Columbine High School may soon be razed and rebuilt, as public education officials in Colorado say the building remains a “source of inspiration” for potential gun violence, even 20 years on from the mass shooting there that left 13 people dead.
In an open letter to Columbine staff, students, parents and members of the Littleton community, Jason Glass, superintendent of Jefferson County public schools, floated the idea, which would require up to $70 million through a bond measure on a future ballot to finance demolition and construction.
The superintendent’s plan noted much about the school would remain the same. The Rebels would remain the school’s mascot and its students would still proudly don the school’s colors, blue and silver.
The school would also continue to be called Columbine High School, “honoring the pride and spirit the community has with the name,” Glass wrote, according to Reuters.
But the campus would exist just west of its current site, which Glass said “continues to serve as a source of inspiration for potential school shooters, and its lasting impact only seems to growing.”
He cited numerous instances where would-be or actual perpetrators of gun violence appeared to be fascinated with Columbine.
In 2010, 29-year-old twin sisters from Australia who traveled to Colorado and shot themselves at a local gun range in a suicide pact. One of the women survived.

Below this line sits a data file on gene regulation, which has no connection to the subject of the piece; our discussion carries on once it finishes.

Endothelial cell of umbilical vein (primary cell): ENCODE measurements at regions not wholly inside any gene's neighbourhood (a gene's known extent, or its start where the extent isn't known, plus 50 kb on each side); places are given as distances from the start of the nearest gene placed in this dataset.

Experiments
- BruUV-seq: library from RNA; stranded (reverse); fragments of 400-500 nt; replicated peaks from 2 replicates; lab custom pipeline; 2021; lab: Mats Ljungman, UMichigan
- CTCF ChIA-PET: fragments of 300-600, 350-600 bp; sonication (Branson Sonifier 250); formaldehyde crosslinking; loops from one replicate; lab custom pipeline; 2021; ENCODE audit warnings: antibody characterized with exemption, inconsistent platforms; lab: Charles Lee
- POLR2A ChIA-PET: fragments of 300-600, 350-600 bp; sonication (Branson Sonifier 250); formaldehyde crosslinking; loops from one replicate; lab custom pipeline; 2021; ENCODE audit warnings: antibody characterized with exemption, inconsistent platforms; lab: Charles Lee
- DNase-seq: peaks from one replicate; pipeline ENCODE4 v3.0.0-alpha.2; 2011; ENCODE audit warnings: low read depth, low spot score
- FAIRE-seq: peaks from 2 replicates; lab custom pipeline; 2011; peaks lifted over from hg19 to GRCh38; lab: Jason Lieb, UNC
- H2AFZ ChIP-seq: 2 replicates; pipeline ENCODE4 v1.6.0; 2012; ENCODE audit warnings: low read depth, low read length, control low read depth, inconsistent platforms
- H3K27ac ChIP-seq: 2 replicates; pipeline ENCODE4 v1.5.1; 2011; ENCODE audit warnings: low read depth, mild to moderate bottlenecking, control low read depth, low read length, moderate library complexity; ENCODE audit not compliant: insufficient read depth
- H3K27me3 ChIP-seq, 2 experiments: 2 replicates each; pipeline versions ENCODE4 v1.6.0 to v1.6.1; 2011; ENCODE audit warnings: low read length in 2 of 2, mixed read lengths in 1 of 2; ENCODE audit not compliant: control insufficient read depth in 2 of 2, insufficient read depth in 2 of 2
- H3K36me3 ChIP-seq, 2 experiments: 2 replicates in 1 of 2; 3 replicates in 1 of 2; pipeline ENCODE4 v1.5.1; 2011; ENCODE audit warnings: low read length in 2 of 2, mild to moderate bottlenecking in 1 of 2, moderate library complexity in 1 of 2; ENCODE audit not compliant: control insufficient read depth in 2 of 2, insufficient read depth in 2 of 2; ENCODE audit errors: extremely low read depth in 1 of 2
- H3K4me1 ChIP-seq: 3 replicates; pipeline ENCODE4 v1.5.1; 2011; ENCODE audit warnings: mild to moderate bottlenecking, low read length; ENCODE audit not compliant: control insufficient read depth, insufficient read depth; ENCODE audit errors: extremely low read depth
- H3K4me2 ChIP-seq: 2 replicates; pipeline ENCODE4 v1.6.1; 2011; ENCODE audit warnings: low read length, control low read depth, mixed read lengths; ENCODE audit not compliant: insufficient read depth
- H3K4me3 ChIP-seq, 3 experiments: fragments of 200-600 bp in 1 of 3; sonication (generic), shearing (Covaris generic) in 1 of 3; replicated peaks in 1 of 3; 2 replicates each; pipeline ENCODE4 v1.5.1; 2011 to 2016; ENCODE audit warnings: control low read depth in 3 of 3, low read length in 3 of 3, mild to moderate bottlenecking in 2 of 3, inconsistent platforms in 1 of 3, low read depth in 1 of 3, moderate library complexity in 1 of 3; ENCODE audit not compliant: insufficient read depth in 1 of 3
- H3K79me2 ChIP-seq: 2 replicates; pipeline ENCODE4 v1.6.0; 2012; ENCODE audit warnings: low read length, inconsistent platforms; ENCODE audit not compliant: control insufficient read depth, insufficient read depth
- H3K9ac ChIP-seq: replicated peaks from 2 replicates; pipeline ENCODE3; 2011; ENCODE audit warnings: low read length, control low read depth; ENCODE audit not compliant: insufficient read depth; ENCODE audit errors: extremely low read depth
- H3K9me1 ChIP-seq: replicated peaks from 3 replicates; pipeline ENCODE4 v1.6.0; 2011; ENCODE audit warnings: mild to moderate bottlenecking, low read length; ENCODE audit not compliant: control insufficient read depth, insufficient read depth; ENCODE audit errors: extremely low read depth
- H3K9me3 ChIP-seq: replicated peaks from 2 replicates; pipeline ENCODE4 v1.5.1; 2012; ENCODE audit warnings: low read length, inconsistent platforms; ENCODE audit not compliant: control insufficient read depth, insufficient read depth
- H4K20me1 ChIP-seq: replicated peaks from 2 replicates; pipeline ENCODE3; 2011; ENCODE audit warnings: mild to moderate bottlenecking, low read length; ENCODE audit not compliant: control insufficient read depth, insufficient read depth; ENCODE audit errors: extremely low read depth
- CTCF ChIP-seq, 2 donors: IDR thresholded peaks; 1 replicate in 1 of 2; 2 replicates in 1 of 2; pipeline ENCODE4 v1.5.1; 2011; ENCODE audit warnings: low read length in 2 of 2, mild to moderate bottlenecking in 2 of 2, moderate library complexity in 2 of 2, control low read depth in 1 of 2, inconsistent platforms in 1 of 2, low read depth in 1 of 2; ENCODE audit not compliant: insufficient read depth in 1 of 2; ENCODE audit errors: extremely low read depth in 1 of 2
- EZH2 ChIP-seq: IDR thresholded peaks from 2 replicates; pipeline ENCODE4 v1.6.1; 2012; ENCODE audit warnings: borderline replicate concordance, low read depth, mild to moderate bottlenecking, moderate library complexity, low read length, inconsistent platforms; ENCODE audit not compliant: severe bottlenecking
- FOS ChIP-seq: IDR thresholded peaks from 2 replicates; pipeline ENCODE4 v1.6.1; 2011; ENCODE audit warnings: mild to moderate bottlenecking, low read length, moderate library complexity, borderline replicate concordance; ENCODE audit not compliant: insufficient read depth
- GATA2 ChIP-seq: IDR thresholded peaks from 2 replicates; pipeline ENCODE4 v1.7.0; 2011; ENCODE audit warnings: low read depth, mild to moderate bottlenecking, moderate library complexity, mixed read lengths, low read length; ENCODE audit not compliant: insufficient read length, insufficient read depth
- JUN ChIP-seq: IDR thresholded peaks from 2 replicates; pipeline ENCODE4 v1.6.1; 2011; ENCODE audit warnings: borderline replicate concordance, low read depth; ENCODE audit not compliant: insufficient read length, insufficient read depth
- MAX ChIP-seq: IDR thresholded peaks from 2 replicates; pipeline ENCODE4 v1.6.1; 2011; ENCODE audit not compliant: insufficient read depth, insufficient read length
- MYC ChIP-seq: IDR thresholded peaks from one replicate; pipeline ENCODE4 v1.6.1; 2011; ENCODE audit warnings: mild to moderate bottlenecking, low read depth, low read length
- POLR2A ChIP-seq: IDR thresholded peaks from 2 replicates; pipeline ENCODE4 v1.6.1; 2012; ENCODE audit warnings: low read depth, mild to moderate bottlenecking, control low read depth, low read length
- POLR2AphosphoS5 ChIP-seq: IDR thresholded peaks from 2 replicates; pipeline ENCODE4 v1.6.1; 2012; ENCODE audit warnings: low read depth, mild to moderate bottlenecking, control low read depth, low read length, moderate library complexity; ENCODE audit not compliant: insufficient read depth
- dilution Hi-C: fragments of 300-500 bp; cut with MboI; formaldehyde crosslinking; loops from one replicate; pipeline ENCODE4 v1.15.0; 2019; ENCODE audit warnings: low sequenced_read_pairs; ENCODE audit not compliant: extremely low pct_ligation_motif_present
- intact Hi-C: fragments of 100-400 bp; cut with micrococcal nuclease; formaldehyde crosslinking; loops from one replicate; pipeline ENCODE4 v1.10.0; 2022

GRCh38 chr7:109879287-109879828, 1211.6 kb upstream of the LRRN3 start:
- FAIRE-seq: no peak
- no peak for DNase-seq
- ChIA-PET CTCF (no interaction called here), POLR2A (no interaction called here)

Among their belongings was a copy of a news magazine cover depicting the victims of the Columbine killings as well as the two high school seniors who carried out the shooting.
He also noted the most recent incident, in which an 18-year-old Florida woman fatally shot herself after traveling to the area in April. The woman appeared obsessed with the shooting and killed herself days before its 20th anniversary.
The massacre at Columbine left 13 people dead and was the work of two seniors who killed 12 classmates and a teacher before taking their own lives on April 20, 1999.
In addition to the numerous threats and hoaxes the school has dealt with over the years, the campus has become a sort of tourist attraction, as travelers have taken to snapping pictures of themselves and their children in front of the school and its sign.
“Twenty years ago, we never imagined that there would be people so infatuated with this tragedy years later,” the now-retired principal of Columbine during the shooting, Frank DeAngelis, 64, told Reuters.
Glass had sought DeAngelis’ opinion about his idea of demolishing the school, and DeAngelis thought it was a good idea, he said.
“Maybe moving the physical plant would alleviate some of the issues,” DeAngelis said.
Glass said the county Board of Education and administration’s discussions of the plan are “in the very preliminary and exploratory stages,” and they are currently seeking public feedback on the proposal.